Third terminal at Krabi Airport to open in October 2021
A third terminal at Krabi Airport is expected to open in October to double the airport’s passenger handling capacity, according to the Department of Airports (DoA).
Somkiat Maneesathit, DoA deputy director-general, went on an inspection tour of the airport on Thursday, and he was briefed on various construction projects there.
He inspected a newly-built airport apron equipped with a lighting system. The construction of the structure was completed on Jan 21.
The DoA deputy chief also monitored the progress of a new runway being built at the cost of 941.9 million baht. The construction contract runs from Oct 29 last year to April 16, 2023.
The runway project is expected to finish on time. Once completed, the new runway can accommodate 24 aircraft per hour, up from the current eight aircraft per hour, according to the department.
Also under construction is the third terminal building, an upgrade for the first and second terminal buildings as well as a car park building. These projects are estimated to be worth 2.9 billion baht.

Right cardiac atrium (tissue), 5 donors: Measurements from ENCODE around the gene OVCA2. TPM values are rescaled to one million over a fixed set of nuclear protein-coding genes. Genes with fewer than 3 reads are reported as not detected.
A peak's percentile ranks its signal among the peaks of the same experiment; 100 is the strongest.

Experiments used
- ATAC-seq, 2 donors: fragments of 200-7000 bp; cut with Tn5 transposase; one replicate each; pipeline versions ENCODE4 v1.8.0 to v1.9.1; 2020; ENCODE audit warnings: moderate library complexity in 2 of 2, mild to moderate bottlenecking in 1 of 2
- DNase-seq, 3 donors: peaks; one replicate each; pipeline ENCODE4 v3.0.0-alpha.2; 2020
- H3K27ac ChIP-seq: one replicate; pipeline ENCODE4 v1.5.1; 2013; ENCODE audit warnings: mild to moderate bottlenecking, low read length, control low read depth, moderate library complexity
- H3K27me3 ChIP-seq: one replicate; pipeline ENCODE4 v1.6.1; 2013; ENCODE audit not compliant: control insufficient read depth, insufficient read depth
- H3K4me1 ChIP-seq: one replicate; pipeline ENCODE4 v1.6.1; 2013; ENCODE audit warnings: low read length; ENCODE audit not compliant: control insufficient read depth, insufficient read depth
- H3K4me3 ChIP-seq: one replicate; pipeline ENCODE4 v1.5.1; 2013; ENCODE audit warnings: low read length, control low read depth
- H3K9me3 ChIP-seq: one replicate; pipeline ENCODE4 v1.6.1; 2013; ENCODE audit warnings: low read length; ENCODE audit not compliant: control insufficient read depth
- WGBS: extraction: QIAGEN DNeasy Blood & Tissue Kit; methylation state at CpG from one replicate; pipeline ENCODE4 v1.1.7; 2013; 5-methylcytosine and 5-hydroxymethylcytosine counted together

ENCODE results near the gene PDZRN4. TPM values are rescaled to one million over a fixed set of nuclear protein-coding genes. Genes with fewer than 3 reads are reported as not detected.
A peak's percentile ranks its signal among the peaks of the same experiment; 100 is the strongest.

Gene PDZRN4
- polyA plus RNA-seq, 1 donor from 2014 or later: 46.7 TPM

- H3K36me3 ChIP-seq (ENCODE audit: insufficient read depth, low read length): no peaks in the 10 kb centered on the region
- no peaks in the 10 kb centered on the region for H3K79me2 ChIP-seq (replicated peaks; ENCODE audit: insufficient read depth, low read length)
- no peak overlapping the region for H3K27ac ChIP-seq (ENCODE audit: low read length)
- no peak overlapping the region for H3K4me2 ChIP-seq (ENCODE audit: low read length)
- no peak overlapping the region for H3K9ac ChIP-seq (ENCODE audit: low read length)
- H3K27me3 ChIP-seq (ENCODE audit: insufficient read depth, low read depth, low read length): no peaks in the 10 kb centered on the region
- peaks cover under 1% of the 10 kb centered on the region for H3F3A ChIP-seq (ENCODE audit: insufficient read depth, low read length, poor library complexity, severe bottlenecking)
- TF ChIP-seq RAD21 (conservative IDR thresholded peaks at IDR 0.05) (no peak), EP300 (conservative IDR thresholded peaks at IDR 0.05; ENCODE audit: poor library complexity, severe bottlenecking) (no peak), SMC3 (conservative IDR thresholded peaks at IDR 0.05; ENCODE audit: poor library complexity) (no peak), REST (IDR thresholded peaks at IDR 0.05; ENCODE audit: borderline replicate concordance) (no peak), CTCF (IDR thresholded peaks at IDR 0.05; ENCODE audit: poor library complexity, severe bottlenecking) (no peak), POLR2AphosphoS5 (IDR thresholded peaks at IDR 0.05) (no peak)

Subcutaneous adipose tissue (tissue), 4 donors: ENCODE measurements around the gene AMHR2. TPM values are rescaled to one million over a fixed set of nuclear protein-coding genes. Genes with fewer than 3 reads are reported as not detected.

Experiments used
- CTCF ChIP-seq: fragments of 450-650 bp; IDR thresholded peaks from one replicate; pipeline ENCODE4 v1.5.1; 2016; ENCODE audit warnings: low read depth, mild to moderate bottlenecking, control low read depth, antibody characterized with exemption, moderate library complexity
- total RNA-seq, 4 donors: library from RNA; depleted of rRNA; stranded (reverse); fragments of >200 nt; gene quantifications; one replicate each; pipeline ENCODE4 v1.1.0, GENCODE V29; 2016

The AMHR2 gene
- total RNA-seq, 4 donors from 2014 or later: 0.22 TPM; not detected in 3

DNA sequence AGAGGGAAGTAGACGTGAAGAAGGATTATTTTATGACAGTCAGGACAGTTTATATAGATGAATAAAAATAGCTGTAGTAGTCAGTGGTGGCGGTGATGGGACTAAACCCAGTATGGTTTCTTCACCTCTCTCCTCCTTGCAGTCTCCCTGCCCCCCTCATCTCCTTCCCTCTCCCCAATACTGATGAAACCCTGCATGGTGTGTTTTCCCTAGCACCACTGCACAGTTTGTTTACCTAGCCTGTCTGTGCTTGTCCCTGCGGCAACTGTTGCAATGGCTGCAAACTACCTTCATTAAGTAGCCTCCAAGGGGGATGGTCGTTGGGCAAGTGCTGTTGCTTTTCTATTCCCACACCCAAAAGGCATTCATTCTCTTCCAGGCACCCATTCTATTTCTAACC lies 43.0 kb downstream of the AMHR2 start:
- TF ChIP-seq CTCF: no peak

The third terminal is likely to be up and running this October, in time for the recovery of the travel and tourism sectors affected by the Covid-19 pandemic and the start of the high tourism season.
The terminal is expected to double the airport’s current handling capacity of 1,500 people per hour or 4 million people per year.
The new car park building will also have space for up to 2,700 vehicles.
The DoA last week said domestic flights are currently operating at airports in Nakhon Si Thammarat, Udon Thani, Ubon Ratchathani, Surat Thani, Khon Kaen, Krabi, Trang, Phitsanulok, Sakon Nakhon, Lampang, Nan Nakhon, Nakhon Phanom, Loei, Buri Ram and Mae Sot.
The department was confident the local aviation industry will continue its recovery over the next six months with the national vaccination programme speeding up the recovery process.
There are now about 120 round-trip flights being operated per day across the kingdom, double the number during the industry’s low point.
The number of passengers on domestic flights each day had risen to 30,000–40,000 before the second wave of Covid-19 hit in mid-December, equal to about 80% of the usual number before the pandemic, the department said.